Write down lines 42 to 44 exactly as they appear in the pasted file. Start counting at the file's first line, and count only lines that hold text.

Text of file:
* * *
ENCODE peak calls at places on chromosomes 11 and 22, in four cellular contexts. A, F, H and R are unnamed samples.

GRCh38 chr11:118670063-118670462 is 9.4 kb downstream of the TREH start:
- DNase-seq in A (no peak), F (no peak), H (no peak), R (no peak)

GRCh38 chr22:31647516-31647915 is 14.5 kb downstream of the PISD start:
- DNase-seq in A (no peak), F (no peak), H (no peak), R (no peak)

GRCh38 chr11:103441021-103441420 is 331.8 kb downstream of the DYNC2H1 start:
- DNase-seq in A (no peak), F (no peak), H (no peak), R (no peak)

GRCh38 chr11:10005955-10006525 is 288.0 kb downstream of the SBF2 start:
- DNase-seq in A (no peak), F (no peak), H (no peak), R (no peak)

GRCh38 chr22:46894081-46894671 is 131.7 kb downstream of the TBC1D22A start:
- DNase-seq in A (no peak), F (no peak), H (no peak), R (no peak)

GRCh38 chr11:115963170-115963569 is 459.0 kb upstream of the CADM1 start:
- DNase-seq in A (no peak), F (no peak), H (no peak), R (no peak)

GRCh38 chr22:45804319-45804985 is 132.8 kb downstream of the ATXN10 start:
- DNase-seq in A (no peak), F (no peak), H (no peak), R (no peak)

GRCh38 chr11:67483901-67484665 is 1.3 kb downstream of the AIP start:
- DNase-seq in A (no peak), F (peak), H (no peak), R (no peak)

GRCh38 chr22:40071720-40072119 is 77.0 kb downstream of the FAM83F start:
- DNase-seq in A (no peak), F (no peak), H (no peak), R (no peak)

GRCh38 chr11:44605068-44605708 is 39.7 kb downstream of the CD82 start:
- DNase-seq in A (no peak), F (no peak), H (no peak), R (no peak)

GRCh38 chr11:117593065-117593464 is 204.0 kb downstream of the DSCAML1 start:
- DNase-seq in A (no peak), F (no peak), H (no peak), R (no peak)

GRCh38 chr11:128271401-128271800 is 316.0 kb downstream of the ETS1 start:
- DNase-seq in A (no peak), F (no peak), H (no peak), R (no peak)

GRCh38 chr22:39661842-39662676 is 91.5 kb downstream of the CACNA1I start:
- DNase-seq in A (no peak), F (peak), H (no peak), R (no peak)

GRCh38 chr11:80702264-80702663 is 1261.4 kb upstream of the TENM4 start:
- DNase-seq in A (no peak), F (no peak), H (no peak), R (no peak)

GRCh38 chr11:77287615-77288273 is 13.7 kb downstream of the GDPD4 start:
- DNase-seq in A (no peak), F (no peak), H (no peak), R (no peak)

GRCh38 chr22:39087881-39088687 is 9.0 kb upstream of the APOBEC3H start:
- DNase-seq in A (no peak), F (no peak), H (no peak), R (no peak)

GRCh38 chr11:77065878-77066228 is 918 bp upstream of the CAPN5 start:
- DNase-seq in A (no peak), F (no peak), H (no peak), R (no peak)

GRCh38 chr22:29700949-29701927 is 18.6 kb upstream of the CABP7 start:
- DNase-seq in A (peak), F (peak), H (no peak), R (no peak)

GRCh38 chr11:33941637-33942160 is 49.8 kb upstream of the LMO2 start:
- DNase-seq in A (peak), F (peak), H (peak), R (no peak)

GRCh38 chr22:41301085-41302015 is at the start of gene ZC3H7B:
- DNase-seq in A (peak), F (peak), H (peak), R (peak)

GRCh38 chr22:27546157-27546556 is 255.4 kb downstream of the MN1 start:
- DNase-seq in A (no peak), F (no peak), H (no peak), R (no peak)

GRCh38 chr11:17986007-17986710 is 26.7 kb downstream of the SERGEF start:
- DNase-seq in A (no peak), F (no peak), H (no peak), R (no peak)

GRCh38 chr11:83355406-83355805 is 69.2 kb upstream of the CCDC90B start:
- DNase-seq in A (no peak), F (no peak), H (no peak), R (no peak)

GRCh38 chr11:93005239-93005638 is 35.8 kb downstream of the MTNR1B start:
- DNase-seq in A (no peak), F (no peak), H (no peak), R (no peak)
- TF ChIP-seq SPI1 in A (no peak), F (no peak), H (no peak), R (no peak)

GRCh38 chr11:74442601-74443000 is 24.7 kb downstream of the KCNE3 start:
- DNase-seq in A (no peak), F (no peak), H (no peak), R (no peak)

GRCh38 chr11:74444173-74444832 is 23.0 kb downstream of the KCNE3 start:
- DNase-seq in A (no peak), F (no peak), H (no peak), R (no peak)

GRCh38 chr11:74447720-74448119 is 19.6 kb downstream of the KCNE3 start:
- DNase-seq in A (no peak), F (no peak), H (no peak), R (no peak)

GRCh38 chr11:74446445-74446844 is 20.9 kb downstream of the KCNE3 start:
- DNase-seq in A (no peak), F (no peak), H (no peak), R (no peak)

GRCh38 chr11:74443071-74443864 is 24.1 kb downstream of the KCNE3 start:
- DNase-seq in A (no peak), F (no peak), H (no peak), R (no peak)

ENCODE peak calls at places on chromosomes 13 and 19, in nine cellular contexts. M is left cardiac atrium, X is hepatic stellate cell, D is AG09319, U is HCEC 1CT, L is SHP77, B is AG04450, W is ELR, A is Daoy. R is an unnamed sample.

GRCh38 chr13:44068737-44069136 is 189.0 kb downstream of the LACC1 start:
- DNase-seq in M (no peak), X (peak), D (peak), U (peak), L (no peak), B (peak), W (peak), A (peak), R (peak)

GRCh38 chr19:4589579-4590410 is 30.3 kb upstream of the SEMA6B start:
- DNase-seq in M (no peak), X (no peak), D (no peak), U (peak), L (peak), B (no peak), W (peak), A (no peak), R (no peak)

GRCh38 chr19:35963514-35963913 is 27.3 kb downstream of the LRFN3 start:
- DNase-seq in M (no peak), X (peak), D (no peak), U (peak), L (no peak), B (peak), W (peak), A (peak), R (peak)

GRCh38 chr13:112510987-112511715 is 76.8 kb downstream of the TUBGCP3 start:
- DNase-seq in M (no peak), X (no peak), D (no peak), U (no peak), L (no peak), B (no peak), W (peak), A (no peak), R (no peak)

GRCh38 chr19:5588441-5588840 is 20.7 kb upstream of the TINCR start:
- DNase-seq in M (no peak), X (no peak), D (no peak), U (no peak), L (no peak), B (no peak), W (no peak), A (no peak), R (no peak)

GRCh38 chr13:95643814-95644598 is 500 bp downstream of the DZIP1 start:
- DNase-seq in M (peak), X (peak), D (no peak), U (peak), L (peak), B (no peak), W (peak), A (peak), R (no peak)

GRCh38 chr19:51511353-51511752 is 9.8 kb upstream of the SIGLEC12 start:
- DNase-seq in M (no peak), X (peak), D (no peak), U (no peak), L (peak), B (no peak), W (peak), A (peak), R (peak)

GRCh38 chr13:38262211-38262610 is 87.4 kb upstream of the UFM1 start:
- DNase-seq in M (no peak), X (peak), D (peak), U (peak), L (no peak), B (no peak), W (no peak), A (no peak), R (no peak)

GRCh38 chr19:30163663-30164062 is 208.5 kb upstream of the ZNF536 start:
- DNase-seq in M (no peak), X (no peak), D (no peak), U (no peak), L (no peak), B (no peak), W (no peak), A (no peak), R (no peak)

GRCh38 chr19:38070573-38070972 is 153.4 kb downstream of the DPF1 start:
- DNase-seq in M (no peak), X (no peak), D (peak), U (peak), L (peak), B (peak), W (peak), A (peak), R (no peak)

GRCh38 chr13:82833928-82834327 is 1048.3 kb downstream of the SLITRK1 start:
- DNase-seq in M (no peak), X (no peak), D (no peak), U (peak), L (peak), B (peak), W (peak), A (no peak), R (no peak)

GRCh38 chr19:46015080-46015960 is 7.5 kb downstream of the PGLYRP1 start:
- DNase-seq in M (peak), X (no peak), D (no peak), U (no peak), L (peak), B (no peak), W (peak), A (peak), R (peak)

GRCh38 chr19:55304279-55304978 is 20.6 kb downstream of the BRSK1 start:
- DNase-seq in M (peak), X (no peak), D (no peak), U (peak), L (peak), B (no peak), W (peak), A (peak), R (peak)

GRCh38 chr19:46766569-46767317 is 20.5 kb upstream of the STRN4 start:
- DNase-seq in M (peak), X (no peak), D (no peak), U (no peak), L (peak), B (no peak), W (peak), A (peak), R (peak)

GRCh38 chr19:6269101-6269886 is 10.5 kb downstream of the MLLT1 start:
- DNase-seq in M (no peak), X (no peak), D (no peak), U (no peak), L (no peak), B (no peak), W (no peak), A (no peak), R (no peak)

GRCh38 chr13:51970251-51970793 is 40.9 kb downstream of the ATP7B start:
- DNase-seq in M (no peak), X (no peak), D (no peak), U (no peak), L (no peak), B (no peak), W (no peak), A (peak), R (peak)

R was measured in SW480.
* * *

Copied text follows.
GRCh38 chr22:27546157-27546556 is 255.4 kb downstream of the MN1 start:
- DNase-seq in A (no peak), F (no peak), H (no peak), R (no peak)

GRCh38 chr11:17986007-17986710 is 26.7 kb downstream of the SERGEF start: